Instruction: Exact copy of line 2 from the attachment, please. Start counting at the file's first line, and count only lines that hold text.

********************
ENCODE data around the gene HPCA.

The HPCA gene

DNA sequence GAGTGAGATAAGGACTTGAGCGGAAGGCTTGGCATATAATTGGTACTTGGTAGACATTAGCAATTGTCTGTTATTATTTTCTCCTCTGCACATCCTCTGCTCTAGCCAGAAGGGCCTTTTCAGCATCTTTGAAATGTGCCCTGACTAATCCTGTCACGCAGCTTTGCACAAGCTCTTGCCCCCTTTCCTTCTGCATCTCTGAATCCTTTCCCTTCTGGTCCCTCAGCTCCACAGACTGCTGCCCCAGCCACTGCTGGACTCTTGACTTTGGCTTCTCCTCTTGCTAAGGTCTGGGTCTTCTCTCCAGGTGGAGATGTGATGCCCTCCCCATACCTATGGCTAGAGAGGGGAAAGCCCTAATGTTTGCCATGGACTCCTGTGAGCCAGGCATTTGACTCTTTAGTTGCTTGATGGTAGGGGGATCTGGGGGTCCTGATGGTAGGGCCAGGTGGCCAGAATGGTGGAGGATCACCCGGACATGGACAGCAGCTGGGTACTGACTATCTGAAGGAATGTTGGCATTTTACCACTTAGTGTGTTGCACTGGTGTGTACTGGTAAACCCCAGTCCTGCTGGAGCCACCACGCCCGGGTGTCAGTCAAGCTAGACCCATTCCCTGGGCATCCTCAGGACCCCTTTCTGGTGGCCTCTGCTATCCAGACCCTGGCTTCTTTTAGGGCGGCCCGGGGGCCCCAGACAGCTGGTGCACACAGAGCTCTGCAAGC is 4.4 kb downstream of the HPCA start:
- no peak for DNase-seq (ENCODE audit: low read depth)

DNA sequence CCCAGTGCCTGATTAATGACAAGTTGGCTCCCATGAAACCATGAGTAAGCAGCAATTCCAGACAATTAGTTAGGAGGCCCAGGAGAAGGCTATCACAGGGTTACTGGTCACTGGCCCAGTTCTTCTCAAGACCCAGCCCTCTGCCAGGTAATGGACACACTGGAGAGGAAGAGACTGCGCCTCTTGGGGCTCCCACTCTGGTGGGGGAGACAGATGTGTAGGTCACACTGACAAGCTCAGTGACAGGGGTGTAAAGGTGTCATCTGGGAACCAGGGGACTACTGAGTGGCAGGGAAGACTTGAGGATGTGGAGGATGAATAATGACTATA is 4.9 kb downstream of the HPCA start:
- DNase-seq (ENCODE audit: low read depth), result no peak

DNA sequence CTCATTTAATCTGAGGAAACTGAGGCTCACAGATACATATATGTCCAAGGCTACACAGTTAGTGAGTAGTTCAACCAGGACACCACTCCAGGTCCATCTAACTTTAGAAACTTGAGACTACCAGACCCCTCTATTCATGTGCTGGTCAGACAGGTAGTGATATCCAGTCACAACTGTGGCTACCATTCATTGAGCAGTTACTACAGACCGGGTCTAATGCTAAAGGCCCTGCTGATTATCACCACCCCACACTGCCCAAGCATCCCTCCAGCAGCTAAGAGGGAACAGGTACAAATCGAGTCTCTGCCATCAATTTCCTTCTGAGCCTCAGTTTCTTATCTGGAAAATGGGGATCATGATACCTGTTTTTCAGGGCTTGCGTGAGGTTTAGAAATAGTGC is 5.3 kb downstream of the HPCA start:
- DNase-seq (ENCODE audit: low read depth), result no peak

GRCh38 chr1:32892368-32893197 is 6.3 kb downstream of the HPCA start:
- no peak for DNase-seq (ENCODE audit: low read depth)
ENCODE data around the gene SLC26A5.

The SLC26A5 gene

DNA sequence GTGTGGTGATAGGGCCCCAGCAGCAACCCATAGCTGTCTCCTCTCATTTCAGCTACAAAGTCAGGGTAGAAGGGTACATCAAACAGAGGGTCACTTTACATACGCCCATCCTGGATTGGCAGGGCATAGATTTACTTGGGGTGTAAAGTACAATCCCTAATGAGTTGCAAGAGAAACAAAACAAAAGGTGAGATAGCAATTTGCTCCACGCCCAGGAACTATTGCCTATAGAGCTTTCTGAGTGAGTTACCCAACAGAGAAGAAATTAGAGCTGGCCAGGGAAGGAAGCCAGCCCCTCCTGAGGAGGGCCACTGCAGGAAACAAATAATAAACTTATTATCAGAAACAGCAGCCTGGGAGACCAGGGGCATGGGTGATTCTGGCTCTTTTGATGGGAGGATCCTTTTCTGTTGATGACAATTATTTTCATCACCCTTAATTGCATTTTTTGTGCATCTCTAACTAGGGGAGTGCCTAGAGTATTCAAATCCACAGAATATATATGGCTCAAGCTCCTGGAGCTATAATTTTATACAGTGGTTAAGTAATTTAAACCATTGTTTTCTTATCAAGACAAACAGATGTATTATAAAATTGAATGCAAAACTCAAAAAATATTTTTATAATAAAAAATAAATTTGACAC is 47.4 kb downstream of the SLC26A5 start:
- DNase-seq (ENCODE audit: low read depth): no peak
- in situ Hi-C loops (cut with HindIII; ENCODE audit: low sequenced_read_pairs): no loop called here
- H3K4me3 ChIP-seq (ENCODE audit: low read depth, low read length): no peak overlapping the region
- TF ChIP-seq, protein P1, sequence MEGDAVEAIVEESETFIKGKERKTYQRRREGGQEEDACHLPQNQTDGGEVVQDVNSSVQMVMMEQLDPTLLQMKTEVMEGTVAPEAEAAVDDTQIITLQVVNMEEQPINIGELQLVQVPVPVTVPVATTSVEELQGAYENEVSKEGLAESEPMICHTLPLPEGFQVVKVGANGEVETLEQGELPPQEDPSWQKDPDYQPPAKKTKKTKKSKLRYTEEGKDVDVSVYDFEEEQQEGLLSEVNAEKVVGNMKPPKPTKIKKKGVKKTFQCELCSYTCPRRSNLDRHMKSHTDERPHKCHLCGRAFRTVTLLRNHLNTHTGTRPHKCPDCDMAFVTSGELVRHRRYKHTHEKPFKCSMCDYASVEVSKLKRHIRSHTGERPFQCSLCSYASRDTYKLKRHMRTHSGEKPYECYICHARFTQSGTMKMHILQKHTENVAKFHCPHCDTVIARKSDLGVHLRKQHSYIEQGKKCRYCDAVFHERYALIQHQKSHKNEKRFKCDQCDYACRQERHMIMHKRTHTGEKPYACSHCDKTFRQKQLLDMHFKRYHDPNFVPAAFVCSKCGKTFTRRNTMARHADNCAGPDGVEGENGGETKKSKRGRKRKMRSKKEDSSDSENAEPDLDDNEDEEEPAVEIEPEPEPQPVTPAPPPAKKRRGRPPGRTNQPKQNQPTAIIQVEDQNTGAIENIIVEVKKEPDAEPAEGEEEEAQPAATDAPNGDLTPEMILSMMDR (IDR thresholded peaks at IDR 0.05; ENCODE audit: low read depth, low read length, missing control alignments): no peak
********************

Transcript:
The HPCA gene